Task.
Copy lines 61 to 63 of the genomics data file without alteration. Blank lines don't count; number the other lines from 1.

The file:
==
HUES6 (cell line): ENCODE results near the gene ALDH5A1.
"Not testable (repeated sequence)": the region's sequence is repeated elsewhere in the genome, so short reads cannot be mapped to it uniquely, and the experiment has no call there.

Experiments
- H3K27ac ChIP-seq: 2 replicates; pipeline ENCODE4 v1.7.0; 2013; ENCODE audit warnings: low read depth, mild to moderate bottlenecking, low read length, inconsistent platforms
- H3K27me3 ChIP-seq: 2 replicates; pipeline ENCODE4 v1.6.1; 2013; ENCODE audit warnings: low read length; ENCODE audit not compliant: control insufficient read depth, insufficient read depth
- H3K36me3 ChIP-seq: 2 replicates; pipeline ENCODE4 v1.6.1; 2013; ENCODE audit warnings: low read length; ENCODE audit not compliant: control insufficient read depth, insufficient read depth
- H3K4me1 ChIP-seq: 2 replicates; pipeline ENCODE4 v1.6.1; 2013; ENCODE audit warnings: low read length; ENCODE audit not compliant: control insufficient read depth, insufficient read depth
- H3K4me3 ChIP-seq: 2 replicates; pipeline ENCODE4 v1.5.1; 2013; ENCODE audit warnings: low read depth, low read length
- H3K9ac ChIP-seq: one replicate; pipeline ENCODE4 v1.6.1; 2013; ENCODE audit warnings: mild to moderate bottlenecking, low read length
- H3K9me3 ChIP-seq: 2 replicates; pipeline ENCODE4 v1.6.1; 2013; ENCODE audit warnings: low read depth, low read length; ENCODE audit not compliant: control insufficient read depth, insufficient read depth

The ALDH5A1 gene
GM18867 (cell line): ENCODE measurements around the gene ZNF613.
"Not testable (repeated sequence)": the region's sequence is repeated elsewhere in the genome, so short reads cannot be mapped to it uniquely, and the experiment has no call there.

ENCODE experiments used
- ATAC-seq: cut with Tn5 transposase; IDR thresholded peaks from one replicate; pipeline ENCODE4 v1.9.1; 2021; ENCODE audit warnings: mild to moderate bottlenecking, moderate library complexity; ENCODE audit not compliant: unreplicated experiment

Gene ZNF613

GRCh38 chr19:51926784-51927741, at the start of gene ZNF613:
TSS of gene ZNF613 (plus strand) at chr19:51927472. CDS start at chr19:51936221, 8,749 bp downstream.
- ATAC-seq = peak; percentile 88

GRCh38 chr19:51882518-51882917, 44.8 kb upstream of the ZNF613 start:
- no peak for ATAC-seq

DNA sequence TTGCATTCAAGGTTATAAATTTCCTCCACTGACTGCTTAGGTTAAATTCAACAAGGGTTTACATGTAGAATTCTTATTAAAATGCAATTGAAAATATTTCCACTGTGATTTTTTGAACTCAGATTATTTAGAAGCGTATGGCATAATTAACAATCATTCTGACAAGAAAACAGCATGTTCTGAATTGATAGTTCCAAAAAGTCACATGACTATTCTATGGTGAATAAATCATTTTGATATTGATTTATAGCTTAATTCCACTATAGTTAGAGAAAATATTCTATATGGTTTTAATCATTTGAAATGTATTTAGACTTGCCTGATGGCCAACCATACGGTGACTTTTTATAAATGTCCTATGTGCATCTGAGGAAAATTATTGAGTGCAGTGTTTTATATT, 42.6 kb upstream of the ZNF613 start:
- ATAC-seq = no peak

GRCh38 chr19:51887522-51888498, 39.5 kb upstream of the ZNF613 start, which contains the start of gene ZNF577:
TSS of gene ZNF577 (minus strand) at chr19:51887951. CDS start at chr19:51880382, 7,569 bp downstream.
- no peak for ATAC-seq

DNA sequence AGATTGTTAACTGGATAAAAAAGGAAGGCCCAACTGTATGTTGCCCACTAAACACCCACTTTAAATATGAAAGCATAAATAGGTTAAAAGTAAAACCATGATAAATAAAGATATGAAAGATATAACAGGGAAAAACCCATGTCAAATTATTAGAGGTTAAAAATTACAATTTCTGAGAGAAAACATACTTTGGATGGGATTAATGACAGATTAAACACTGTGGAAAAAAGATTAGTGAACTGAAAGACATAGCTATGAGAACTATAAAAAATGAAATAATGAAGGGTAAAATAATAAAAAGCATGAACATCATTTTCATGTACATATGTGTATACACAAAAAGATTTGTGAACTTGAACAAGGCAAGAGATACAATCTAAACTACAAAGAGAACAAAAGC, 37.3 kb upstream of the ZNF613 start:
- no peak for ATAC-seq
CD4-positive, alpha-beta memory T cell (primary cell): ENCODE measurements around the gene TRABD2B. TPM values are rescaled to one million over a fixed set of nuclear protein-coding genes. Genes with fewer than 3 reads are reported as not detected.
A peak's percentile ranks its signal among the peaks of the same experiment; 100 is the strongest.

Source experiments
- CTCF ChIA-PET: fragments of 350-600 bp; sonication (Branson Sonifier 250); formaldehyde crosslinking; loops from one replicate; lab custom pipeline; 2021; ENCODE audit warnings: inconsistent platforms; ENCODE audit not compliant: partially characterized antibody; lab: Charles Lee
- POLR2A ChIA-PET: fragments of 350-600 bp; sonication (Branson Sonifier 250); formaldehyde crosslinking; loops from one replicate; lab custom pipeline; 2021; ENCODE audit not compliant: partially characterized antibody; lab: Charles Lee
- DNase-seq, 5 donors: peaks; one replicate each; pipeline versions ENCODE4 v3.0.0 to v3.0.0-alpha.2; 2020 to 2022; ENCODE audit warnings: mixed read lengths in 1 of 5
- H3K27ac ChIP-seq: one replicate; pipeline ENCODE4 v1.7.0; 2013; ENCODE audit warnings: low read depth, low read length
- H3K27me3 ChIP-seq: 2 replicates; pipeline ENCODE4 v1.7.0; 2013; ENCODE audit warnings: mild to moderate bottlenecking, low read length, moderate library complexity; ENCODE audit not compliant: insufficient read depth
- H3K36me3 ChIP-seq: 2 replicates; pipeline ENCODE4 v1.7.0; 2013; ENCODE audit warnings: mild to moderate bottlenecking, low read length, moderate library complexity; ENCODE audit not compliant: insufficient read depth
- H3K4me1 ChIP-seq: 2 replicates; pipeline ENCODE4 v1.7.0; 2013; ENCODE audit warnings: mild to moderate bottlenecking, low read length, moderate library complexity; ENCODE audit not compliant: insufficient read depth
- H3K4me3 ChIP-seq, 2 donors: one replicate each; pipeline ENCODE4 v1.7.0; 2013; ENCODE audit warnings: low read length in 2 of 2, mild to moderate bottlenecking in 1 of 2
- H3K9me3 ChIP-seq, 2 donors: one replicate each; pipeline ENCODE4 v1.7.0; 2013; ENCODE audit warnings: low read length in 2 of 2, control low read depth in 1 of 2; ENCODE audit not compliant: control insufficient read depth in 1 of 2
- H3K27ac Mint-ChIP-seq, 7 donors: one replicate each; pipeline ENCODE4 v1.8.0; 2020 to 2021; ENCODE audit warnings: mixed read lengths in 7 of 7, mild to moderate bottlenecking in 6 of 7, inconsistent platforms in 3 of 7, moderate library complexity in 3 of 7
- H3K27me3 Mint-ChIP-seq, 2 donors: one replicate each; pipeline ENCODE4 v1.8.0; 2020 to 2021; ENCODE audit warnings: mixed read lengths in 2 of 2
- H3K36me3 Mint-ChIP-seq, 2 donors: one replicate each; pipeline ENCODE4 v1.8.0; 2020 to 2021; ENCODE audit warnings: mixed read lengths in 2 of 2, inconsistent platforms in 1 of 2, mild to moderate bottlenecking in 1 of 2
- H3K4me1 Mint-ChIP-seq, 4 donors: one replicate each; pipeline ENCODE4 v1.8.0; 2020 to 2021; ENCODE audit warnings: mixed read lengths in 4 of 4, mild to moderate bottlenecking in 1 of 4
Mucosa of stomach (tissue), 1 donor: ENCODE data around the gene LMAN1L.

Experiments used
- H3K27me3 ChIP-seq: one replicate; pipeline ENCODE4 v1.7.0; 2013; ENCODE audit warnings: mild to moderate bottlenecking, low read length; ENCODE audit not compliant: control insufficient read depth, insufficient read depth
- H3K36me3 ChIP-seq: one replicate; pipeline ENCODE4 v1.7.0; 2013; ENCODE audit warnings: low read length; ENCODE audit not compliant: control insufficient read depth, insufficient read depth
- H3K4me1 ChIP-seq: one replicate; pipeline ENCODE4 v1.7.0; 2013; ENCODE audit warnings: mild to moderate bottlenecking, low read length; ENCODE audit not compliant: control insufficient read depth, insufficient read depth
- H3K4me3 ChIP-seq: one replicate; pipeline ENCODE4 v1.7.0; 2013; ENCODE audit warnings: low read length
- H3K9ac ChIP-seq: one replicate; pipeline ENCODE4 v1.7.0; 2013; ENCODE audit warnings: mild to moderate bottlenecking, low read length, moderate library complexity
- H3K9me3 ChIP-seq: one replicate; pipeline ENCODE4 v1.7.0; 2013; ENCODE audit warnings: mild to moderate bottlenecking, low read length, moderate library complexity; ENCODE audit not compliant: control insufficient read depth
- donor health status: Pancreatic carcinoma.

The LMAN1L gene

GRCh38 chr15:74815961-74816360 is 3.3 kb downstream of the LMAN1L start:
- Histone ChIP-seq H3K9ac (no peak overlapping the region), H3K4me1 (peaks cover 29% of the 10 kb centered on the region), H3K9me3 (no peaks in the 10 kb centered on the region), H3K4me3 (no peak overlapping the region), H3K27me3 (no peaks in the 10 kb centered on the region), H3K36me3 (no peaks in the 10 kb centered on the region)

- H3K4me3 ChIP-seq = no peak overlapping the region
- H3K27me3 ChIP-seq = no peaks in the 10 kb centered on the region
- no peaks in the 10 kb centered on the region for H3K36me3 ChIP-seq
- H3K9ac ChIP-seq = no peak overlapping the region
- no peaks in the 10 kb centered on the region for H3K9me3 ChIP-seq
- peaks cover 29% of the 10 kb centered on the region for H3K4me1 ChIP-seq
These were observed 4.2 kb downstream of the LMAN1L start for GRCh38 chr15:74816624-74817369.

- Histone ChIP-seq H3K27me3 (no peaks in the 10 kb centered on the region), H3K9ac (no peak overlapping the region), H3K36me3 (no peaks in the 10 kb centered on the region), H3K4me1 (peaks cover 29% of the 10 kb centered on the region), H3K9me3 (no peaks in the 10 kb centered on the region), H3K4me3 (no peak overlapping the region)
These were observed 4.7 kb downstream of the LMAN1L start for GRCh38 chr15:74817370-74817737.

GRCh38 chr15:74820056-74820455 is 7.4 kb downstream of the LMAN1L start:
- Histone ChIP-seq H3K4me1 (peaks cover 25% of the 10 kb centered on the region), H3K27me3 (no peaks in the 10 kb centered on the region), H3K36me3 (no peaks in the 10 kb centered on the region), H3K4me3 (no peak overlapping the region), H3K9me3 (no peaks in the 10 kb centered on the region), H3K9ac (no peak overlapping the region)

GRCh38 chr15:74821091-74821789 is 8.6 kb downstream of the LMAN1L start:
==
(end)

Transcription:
- no peaks in the 10 kb centered on the region for H3K9me3 ChIP-seq
- peaks cover 29% of the 10 kb centered on the region for H3K4me1 ChIP-seq
These were observed 4.2 kb downstream of the LMAN1L start for GRCh38 chr15:74816624-74817369.